In the month that sees Nelson Mandela reach his 90th birthday, Andrew Palmer, who spent two months living a South African township, provides a two part insight into the problems facing modern day South Africa. Andrew currently works at the Parliamentary Resources Unit producing briefings for Conservative MPs on Work & Pensions and International Development.
On the 18 July 2008 Nelson Rolihlahla Mandela turns 90. A prisoner, a President, a terrorist and a Statesman, Mandela, or Madiba as he is affectionately known, is the epitome of the division, struggle and reconciliation that makes up life in the rainbow nation of South Africa.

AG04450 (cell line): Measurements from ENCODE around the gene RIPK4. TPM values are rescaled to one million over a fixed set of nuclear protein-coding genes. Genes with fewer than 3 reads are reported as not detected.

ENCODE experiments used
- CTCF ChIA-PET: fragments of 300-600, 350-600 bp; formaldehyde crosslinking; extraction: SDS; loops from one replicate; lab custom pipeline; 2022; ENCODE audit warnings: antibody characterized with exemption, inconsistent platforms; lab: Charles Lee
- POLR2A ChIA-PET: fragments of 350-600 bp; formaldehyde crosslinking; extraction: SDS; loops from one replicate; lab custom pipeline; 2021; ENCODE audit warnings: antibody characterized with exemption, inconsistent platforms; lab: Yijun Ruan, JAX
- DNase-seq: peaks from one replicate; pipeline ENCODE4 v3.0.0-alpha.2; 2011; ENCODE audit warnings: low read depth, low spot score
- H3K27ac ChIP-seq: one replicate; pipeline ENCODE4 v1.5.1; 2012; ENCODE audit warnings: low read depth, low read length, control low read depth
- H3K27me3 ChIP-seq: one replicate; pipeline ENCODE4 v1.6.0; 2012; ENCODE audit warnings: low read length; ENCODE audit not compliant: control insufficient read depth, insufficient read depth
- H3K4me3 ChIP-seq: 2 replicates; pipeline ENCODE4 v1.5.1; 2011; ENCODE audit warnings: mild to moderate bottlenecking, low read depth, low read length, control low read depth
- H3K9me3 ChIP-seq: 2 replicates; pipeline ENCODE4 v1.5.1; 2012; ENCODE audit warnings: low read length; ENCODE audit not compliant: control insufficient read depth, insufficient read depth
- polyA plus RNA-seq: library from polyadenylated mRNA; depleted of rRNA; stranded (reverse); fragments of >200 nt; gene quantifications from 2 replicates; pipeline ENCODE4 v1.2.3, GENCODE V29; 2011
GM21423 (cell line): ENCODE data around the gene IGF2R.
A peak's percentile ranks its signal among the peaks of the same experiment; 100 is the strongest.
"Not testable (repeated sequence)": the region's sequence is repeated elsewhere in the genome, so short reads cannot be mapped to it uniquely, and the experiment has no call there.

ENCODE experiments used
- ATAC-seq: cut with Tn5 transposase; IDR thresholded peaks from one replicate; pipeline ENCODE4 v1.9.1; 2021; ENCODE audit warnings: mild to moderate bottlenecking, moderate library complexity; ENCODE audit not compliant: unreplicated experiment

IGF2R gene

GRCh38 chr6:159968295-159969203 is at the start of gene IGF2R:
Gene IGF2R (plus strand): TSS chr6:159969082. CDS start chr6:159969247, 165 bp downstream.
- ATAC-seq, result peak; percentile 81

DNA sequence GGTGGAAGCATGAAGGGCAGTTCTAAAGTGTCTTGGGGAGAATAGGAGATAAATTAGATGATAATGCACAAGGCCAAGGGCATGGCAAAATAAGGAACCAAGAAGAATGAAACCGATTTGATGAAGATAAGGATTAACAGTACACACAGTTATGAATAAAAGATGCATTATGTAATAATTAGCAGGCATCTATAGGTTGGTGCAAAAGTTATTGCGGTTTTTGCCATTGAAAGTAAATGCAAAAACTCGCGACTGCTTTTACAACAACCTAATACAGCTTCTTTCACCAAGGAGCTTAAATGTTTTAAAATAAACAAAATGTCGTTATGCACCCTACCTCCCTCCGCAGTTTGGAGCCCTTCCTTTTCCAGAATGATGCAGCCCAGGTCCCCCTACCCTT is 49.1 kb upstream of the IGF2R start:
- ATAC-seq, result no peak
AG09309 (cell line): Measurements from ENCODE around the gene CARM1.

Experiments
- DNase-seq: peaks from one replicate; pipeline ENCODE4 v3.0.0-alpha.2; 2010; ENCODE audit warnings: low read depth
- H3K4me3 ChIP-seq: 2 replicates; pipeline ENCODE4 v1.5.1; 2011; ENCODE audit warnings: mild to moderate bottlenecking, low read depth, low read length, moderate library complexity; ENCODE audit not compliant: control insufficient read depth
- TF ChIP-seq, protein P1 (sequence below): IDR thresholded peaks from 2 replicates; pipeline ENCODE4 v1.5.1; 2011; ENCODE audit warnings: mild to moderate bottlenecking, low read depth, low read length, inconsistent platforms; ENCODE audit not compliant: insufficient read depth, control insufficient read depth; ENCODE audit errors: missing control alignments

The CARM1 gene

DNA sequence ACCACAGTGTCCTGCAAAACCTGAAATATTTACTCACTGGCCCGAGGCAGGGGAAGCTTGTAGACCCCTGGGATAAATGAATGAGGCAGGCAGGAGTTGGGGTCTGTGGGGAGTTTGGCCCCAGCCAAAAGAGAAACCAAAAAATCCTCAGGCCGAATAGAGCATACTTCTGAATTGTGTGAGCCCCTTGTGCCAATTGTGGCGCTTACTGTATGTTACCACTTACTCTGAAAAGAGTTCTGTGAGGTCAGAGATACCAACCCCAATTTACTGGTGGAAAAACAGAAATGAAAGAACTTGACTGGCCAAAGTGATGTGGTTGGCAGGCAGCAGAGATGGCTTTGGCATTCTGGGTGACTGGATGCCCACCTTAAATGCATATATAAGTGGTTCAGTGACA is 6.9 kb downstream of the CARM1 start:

In the 60 years since the first election of the National Party government, the restrictive and degrading shackles of apartheid have been broken yet the scars of the conflict are all too apparent. Mandela’s South Africa remains the African tale of two cities or in fact the tale of 9 tribes, 11 languages and multiple religious denominations. Home to 6% of the continent's population, South Africa produces 23% of Africa's GDP, boasts 45% of its mineral production and 50% of its buying power. In 2007, 9.07 million foreigners visited the South Africa breaking annual tourist arrivals record for the third year running. Yet in the country with 41% of the world’s gold, a staggering 4.2m people live on less than $1 a day. Unemployment is at 23%. 5.5 million people are infected with HIV; with over half of 15 year olds not expected to reach the age of 60.